Bank of America is making changes to its short sale procedures and introducing an improved task flow within the short sale technology module from Equator, BofA’s short sale management platform of choice. The goal: to reduce the timeframe for a short sale decision to less than three weeks.
Starting Saturday, April 14, real estate professionals working with BofA will be required to submit five documents for short sales initiated with an offer:
- Purchase Contract including Buyer’s Acknowledgment and Disclosure
- IRS Form 4506-T
- Bank of America Short Sale Addendum, which includes the Agent Certification form
- Bank of America Third-Party Authorization Form
The acknowledgement and disclosure form, short sale addendum, and the form for third-party authorization are available through the company’s online Agent Resource Center.
The third-party authorization form is a new standardized document developed specifically for BofA. Previously, the lender accepted third-party authorization forms in differing formats and from a variety of sources when transacting a short sale.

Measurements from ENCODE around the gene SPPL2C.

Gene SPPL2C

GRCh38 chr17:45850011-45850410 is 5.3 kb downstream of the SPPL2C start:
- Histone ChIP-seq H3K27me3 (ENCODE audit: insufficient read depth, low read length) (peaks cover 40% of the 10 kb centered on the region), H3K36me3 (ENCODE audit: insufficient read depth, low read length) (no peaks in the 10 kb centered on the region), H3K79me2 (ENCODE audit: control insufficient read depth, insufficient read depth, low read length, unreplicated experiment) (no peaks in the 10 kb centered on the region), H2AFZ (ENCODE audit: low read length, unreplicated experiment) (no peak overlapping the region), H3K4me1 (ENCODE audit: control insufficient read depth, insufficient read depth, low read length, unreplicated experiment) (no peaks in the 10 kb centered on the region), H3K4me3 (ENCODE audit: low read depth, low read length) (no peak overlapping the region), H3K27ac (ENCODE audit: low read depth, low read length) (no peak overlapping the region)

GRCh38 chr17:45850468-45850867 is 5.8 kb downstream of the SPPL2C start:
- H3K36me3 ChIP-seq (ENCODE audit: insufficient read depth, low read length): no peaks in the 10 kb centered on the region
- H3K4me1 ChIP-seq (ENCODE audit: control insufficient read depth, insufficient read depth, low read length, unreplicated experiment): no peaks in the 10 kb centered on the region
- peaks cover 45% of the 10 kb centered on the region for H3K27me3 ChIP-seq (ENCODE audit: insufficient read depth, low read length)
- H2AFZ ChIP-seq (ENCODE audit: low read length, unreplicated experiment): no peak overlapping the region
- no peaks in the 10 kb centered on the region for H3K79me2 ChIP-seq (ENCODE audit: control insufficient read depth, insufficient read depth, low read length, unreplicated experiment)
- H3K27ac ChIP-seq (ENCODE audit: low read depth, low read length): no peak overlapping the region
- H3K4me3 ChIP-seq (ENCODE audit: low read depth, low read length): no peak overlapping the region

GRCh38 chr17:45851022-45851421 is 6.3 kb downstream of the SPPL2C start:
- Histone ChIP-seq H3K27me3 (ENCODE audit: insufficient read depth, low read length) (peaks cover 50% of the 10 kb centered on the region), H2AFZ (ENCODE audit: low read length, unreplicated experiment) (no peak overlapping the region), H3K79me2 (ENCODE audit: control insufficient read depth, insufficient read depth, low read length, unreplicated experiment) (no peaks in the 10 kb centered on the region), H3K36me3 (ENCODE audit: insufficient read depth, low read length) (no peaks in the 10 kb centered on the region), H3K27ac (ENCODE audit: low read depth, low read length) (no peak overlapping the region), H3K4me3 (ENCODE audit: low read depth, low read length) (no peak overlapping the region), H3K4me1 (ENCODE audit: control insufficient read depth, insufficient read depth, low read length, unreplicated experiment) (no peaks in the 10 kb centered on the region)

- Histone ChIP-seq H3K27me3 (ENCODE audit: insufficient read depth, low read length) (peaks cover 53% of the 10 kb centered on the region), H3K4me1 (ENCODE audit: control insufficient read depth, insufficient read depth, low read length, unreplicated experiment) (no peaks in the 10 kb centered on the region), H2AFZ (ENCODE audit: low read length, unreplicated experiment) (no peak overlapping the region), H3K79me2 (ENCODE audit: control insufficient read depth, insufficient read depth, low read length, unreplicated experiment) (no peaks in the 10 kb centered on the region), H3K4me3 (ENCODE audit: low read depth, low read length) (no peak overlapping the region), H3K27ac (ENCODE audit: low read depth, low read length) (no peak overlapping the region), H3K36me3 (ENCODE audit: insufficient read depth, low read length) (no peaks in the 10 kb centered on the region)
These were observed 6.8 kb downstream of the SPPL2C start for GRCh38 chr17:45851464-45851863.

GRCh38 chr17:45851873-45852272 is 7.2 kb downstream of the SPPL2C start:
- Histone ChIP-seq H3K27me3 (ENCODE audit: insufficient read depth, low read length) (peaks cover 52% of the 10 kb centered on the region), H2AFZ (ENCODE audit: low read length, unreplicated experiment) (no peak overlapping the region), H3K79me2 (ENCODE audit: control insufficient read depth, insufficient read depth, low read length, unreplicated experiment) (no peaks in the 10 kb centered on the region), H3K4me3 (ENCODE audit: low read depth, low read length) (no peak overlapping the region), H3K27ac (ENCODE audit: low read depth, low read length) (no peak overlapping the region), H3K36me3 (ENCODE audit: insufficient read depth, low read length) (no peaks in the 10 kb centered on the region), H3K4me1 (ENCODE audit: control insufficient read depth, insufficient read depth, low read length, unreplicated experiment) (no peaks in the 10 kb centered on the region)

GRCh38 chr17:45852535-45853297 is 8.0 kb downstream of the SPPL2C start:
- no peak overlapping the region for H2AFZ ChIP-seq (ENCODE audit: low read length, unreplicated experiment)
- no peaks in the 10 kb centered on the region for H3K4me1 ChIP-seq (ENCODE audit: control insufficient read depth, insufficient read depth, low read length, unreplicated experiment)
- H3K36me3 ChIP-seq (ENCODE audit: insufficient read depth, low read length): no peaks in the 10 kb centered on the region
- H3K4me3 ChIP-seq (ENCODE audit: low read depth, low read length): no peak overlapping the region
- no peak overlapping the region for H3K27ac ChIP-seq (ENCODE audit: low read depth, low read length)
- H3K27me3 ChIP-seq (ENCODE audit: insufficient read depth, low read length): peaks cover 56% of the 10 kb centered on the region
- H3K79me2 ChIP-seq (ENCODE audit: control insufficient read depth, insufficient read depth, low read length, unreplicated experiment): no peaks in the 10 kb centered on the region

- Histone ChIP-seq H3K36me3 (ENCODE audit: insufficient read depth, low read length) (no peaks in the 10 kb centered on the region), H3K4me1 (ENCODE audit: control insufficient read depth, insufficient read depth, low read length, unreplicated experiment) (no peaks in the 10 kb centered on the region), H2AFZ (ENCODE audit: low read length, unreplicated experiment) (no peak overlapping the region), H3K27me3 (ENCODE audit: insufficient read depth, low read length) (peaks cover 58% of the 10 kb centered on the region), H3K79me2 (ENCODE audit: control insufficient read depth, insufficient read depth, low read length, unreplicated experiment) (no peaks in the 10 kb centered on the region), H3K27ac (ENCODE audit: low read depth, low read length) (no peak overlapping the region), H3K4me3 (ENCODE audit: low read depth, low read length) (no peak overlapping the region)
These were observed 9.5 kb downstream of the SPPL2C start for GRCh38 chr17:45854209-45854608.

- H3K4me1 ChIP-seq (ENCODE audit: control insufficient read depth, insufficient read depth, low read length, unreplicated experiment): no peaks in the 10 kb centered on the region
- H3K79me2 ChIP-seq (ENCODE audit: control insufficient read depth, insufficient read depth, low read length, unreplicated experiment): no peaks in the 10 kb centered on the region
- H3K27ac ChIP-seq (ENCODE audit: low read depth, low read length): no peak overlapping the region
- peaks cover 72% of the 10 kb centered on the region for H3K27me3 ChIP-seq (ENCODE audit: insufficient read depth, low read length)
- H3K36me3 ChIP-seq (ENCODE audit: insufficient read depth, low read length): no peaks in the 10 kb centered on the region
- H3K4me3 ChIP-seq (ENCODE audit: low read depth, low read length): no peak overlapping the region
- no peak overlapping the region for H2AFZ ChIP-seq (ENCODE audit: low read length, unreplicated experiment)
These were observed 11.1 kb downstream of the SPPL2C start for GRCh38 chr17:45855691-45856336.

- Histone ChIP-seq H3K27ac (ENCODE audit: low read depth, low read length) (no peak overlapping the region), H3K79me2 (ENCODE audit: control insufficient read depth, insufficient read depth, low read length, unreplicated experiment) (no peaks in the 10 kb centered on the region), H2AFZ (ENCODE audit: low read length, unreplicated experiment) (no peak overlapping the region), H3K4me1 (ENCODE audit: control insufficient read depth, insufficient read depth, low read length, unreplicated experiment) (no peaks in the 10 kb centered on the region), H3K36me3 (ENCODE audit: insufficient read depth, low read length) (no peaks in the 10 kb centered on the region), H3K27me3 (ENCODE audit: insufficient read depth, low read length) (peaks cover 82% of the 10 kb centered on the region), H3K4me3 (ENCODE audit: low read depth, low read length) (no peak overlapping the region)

Bank of America says it recognized a need for greater compliance and consistency with this important document and has now created its own form to standardize the third-party authorization process. The two-page document requires signed acknowledgments from all borrowers and designated representatives in a short sale. Beginning April 14, BofA will accept only the official Bank of America Third-Party Authorization Form for short sales.
The bank’s new short sale process will enable real estate agents, brokers, attorneys, and other short sale specialists involved in pre-foreclosure transactions to complete tasks such as document collection, valuations, and underwriting simultaneously.
With these steps running concurrently, the timeline from initiation to closing is reduced. In fact, Bank of America says it will now be able to provide a decision on a short sale offer in 20 days. Typically, BofA’s short sale process has taken anywhere from 45 days upwards.
In continuing to streamline the decision process, should the buyer walk away from the sale, Bank of America is giving agents five days to submit a backup offer. Previously, the backup offer window was 14 days. Interested buyers are limited to two counteroffers and will receive a response from the lender within three days.
The additional forms look like short-sale-fraud prevention devices. This attorney thinks that realtors will balk at signing them, because they will be assuming all liability for misrepresentions or omissions (hat tip to Stormin for sending this in):